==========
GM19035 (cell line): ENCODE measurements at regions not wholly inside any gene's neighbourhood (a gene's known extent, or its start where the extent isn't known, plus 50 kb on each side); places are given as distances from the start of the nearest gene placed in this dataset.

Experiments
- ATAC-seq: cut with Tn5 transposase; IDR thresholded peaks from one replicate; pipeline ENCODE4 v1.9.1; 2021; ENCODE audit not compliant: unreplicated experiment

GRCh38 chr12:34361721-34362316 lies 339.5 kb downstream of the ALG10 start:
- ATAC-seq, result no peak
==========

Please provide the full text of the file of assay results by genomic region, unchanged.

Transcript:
GM19035 (cell line): ENCODE measurements at regions not wholly inside any gene's neighbourhood (a gene's known extent, or its start where the extent isn't known, plus 50 kb on each side); places are given as distances from the start of the nearest gene placed in this dataset.

Experiments
- ATAC-seq: cut with Tn5 transposase; IDR thresholded peaks from one replicate; pipeline ENCODE4 v1.9.1; 2021; ENCODE audit not compliant: unreplicated experiment

GRCh38 chr12:34361721-34362316 lies 339.5 kb downstream of the ALG10 start:
- ATAC-seq, result no peak